“I can’t answer that. I have no idea where you’re from or what you’re supposed to be doing. But you are here, and there’s something you need to know.”
Screeching sounded from afar, and I raised my attention to the shifting haze. People who had been moving about halted and turned. The sound grew louder, and I recognized it as a subway train. The white parted and formed a pathway, revealing tracks and tunnel openings.
“This a train station?” I said.
“You could say that,” the old man said.
“Dear Jesus God!” someone shouted. People turned. The haze shifted. It was a woman, her hair brown with streaks of white around her ears. She wore glasses, the lines on her face copious, tracing around her features like race tracks. Her face was locked in an expression of realization and fear.
“I remember!” she said. “Oh my God, I remember what happened! I remember it all!”
The train entered the station. The doors opened in silence.
Everyone turned to the woman.
She whimpered. “Don’t make me leave.”
Red light beamed from the open train doors, coloring the colorless world, saturating a pathway from the train to her.
“What’s going on?” I said. “What’s she remembered?”
The old man looked at me. “What we are all here to do.”
“Please,” the woman cried. “I want to do so much more. I can’t leave. I can’t! I need another chance!”
The pain in my head grew worse. I closed my eyes and rubbed my temple. The woman’s cries filled my head, echoing within the empty caverns of my memory.
“I’m sorry,” she said, speaking to someone. I tried to look up, but the light created new pain in my head, putting pressure on my haggard brain. She continued to beg. “I’m so sorry! Let me talk to my husband. Let me at least tell him I love him!”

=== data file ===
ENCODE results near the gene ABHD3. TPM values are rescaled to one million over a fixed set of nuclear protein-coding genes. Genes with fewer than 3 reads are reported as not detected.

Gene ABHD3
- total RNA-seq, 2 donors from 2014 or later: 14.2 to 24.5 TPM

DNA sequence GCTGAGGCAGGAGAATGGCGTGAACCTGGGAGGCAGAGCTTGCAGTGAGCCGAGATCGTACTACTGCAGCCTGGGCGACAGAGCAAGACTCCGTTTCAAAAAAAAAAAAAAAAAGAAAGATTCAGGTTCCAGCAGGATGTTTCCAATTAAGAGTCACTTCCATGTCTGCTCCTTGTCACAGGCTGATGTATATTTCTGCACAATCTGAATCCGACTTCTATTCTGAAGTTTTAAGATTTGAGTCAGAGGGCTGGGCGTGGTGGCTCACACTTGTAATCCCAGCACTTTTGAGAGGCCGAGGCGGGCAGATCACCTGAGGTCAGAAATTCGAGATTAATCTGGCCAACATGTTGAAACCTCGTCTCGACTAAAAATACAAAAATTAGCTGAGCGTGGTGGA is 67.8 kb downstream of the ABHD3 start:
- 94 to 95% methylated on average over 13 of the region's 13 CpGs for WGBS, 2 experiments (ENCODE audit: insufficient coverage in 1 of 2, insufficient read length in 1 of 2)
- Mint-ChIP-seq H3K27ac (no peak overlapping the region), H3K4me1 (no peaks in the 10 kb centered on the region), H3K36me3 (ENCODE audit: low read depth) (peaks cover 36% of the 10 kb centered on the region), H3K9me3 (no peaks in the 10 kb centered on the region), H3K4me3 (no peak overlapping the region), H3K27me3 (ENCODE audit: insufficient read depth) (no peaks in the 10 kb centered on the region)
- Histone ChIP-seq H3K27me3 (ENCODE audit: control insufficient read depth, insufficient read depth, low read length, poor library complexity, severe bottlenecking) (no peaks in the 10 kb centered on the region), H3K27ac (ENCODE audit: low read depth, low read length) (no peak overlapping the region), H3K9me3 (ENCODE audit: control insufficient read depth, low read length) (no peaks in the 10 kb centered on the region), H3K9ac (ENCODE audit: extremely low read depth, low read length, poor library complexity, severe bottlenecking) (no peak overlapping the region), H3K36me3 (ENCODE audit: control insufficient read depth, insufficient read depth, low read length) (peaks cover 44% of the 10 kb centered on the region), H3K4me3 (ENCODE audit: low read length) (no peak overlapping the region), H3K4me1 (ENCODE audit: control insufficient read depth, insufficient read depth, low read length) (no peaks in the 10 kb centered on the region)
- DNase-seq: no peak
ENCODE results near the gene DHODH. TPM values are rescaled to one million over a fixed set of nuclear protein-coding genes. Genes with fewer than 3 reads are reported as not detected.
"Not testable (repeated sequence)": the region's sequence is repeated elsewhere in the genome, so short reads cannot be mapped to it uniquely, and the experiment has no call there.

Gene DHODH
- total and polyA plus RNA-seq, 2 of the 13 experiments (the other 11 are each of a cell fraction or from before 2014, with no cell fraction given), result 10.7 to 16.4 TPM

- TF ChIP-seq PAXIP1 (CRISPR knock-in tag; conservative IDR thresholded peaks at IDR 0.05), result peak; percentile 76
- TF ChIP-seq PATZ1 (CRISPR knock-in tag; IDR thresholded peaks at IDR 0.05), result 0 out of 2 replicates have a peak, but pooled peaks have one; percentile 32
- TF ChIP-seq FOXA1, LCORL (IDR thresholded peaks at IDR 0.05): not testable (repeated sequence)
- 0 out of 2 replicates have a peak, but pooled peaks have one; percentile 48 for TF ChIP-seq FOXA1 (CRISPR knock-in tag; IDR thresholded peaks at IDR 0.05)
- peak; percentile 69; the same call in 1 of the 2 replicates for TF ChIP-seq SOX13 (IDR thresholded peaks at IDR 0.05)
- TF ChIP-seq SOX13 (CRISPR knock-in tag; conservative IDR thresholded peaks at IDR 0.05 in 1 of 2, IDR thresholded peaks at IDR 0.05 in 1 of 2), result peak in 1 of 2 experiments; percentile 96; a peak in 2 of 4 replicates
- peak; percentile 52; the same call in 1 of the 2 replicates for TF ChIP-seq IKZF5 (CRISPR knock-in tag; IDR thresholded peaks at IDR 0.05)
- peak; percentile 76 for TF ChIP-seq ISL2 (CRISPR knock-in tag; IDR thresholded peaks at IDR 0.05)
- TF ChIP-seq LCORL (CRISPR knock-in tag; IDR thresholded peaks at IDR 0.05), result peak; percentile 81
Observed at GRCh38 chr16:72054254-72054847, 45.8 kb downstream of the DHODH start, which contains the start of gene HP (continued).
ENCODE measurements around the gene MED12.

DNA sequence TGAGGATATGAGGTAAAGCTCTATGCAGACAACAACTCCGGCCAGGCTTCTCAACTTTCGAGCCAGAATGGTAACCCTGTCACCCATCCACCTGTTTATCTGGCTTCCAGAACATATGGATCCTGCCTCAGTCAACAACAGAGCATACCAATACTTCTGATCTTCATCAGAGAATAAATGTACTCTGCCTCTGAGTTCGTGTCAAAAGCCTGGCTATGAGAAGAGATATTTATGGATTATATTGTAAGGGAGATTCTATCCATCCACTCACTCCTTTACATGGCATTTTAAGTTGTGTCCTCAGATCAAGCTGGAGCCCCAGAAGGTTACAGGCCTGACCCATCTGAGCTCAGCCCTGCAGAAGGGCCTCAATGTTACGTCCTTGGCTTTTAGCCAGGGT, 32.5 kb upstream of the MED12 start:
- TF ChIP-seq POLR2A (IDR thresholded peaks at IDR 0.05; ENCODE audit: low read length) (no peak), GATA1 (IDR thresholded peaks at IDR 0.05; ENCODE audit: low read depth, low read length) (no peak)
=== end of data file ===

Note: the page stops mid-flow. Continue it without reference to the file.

Understanding struck me and the pressure disappeared. I looked at the train, saw the woman enter the red light, pleading as she went, then the doors shut and her cries were silenced. The train began to leave.
I looked at the old man. “I’m dead!”
The man returned his attention to me and gave a single nod. “You got the first step right.”
The last of the train exited the station, and silence resumed its ironclad grasp upon the desaturated world. My eyes grew heavy, and I leaned over and closed my eyes.
The bedside window is open, the air is thick and heavy with overnight rain. Birds sing and a hawk screams. The radio comes on and the DJ talks about the weather, how the so far defunct summer is coming to an end because the heat begins today. When it comes time to switch to sports, he tells me to open my eyes because there’s something I need to see. I roll to my side and slap the snooze button, yet that only kills the music. The DJ tells me to open my eyes.
I open them.
She’s there, looking over me, her blue eyes bright, her smile so wide I can see the pink of her gums. Her curly hair spills out around her, framing her face, showing off the youthful cheeks I said would follow her to old age.
“Come on, sleepy butt! I got something I wanna show you!”
I swing my feet to the floor and slip on a pair of shorts. She pulls me along before I can get a shirt. Out into the sun we go. Morning has just arrived, bugs zip around my head, light berths from the eastern horizon, illuminating soft yellow that fades into the light blue sky. While the air is hot and sticky, there is still a residual cold in the wet grass, a soft and cool layer of air hovering over the ground like a fine mist.
We enter the garden, and the sunflowers look amazing, so do the radishes and tomatoes, but we haven’t come for that, we’ve come for what we planted behind the bushes on the north side of our property. We round those bushes, and there, standing out from the mound of dirt is a single sprouted leaf.
“Well look at that,” I say.
She pumps her fists into the saturated air. “This thing loved the rain last night! And here I was worried the poor guy drowned.”
“With the hole as deep as I made it, I’m surprised it didn’t.”
“We need a name!”
“A name?” I look at the leaf, then back to her. “Is it a boy tree or girl tree?”
Her brows tighten, a question she had not thought of.
“How about Luvora?”
“Lu-vor-a.” I nod. “It’s a good gender-neutral name.”